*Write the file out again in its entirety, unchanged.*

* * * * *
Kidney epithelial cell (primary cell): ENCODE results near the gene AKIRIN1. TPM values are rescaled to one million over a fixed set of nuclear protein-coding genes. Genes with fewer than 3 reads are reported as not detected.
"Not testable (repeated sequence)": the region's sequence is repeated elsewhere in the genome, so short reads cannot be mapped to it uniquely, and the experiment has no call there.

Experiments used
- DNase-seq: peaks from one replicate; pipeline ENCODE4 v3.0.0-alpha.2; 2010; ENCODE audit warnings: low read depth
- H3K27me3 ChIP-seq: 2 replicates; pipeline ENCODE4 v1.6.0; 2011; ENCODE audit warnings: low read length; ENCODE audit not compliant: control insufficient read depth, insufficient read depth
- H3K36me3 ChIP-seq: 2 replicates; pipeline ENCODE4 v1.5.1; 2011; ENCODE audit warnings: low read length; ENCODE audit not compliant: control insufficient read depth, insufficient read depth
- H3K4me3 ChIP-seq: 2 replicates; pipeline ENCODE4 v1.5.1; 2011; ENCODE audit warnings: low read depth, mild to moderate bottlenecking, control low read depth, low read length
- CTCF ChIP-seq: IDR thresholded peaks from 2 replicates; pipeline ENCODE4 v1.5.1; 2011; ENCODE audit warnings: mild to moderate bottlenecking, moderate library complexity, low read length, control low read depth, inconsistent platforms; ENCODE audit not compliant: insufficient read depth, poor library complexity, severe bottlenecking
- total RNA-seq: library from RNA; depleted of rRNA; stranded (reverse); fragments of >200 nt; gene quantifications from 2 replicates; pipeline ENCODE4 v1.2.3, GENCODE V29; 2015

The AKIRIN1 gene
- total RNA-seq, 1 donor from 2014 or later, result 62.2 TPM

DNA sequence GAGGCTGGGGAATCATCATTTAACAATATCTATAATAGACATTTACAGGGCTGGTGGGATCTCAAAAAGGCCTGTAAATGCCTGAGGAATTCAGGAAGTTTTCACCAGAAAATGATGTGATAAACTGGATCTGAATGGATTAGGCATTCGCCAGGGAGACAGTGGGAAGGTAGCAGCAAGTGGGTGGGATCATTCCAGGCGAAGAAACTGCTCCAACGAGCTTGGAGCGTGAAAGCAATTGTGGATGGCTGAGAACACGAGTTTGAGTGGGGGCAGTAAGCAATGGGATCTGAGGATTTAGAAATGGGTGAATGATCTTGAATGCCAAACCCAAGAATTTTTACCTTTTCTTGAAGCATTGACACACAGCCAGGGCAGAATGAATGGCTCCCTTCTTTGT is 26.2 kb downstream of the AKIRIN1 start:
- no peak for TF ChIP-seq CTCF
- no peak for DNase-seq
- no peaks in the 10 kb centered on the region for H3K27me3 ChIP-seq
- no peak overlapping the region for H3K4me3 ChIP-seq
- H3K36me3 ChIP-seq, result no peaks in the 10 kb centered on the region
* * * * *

Kidney epithelial cell (primary cell): ENCODE results near the gene AKIRIN1. TPM values are rescaled to one million over a fixed set of nuclear protein-coding genes. Genes with fewer than 3 reads are reported as not detected.
"Not testable (repeated sequence)": the region's sequence is repeated elsewhere in the genome, so short reads cannot be mapped to it uniquely, and the experiment has no call there.

Experiments used
- DNase-seq: peaks from one replicate; pipeline ENCODE4 v3.0.0-alpha.2; 2010; ENCODE audit warnings: low read depth
- H3K27me3 ChIP-seq: 2 replicates; pipeline ENCODE4 v1.6.0; 2011; ENCODE audit warnings: low read length; ENCODE audit not compliant: control insufficient read depth, insufficient read depth
- H3K36me3 ChIP-seq: 2 replicates; pipeline ENCODE4 v1.5.1; 2011; ENCODE audit warnings: low read length; ENCODE audit not compliant: control insufficient read depth, insufficient read depth
- H3K4me3 ChIP-seq: 2 replicates; pipeline ENCODE4 v1.5.1; 2011; ENCODE audit warnings: low read depth, mild to moderate bottlenecking, control low read depth, low read length
- CTCF ChIP-seq: IDR thresholded peaks from 2 replicates; pipeline ENCODE4 v1.5.1; 2011; ENCODE audit warnings: mild to moderate bottlenecking, moderate library complexity, low read length, control low read depth, inconsistent platforms; ENCODE audit not compliant: insufficient read depth, poor library complexity, severe bottlenecking
- total RNA-seq: library from RNA; depleted of rRNA; stranded (reverse); fragments of >200 nt; gene quantifications from 2 replicates; pipeline ENCODE4 v1.2.3, GENCODE V29; 2015

The AKIRIN1 gene
- total RNA-seq, 1 donor from 2014 or later, result 62.2 TPM

DNA sequence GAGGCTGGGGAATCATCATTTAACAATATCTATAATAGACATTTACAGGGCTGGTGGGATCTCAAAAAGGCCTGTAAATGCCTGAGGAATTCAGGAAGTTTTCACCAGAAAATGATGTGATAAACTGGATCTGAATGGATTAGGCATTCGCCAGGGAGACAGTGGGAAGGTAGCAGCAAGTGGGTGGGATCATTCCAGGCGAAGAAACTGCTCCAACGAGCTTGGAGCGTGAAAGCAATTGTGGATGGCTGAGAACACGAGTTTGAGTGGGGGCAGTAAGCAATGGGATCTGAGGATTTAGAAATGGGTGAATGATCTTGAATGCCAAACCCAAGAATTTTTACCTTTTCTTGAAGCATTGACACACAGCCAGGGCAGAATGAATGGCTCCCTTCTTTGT is 26.2 kb downstream of the AKIRIN1 start:
- no peak for TF ChIP-seq CTCF
- no peak for DNase-seq
- no peaks in the 10 kb centered on the region for H3K27me3 ChIP-seq
- no peak overlapping the region for H3K4me3 ChIP-seq
- H3K36me3 ChIP-seq, result no peaks in the 10 kb centered on the region